"The Odd Couple, nineties Style"
by Cameron Dunham for remotegoat on 27/01/14

What an eclectic evening Hoxton’s Courtyard Theatre had to offer on Saturday 25th January! Upon arrival, my companion and I, both decked out for the cold in winter coats and scarves, were asked if we were break dancers, here to partake in an evening of New York break beats and body popping. Obvious oversight corrected, we were ushered upstairs into the theatre area to watch the thoroughly enjoyable “Rupert and Me”, a deliberate and, mainly, successful reworking of the classic “The Odd Couple”. This time the mismatched couple consists of former pop star Johnny: a lazy but likeable slob who is living off the rapidly diminishing returns of former glory; and Rupert: a neurotic OCD type who is taken in by Johnny after being turfed out by his wife.

As the audience filtered in, the action onstage was already underway with a lads’ poker game about to start in Johnny’s slovenly living room. This improvised scene set the high standard for the performances to follow with Lee Chapman, who also wrote the play, effortlessly imbuing Johnny with an essence of blokey Peter Pan. The supporting cast are good too with Valentine Taylor, playing “hard as nails” roadie Gaz, and Grant Stone, providing a surprising moral voice in accountant Liam, both proving very watchable.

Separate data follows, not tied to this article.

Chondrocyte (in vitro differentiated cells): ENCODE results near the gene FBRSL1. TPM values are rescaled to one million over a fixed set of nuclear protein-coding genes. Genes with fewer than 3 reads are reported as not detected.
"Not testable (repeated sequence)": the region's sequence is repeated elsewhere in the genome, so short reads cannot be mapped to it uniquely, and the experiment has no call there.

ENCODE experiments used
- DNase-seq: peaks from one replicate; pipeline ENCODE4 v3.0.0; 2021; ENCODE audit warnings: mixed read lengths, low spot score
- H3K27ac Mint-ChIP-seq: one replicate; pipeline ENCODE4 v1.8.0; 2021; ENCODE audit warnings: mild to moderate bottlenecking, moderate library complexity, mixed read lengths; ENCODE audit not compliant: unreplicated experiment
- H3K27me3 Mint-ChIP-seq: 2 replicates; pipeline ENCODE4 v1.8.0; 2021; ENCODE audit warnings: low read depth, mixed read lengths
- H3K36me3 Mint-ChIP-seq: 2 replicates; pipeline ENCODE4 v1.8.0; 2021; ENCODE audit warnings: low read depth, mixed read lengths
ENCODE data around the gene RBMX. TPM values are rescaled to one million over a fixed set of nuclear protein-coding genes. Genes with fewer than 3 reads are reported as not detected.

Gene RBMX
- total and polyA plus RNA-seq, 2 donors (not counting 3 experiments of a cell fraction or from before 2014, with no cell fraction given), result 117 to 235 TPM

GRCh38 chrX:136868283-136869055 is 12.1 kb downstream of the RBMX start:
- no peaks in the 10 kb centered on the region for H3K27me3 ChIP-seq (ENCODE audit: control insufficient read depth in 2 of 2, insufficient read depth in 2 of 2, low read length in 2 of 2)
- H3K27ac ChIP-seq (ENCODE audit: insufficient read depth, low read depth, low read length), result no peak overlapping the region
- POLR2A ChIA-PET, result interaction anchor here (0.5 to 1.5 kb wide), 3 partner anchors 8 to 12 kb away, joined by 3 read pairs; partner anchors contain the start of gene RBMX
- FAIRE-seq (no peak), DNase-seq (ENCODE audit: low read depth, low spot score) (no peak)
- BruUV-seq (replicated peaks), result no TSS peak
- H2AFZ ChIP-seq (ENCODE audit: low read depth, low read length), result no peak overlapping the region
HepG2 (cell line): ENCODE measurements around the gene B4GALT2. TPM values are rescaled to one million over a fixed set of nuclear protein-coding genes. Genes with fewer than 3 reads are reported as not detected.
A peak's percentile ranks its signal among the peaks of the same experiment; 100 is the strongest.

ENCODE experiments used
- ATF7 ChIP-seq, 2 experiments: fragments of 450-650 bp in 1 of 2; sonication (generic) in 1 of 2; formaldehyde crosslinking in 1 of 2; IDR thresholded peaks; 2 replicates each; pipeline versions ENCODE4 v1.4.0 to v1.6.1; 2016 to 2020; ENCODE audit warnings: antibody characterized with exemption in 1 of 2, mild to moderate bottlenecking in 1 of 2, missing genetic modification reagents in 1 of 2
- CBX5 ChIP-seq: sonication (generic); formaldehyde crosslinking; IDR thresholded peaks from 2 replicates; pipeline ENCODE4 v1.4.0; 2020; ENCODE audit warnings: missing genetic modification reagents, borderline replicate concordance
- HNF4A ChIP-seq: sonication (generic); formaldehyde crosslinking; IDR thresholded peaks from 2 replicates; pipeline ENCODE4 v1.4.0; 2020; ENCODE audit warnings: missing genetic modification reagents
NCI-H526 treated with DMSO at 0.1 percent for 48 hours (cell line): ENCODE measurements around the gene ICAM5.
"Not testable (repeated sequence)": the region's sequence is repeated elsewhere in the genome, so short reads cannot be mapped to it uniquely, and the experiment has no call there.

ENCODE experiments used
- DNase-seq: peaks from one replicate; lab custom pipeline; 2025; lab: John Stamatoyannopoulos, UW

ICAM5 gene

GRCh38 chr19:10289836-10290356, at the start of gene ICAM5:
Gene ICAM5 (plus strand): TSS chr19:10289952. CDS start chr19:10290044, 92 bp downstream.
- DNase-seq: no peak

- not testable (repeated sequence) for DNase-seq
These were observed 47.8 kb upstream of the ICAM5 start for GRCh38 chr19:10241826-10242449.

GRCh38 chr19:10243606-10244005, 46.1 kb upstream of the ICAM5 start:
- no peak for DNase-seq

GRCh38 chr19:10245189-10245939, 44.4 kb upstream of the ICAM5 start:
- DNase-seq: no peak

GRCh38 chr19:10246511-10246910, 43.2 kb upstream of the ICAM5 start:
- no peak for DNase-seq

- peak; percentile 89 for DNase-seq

Unsurprisingly, it is the arrival of Rupert, superbly nuanced by Drew McCurren, which lights the touch paper on the fun and frolics to follow. His anxiety ridden uber square is so completely at odds with Johnny’s idle brand of hedonism that one wonders how the two manage to exist in the same universe, let alone be best friends. From here, the narrative is wholly predictable but no less enjoyable owing to engaging performances; a string of largely, amusing one liners; thoughtful production values (I liked the recorded dialogues that peppered the show) and a subtle “guess the year” aspect to the nineties context, which certainly kept me, and other members of the audience in a certain age bracket, entertained.

“Rupert and Me” sets its stall out very firmly as a piece of light, comedy drama: Johnny moves into his catharsis as smoothly as he strips down to his briefs, whilst dancing to a time tunnel of nineties hits; this may not be the most thought provoking piece of theatre you’ll see this year but you’re guaranteed to leave with a smile on your face.

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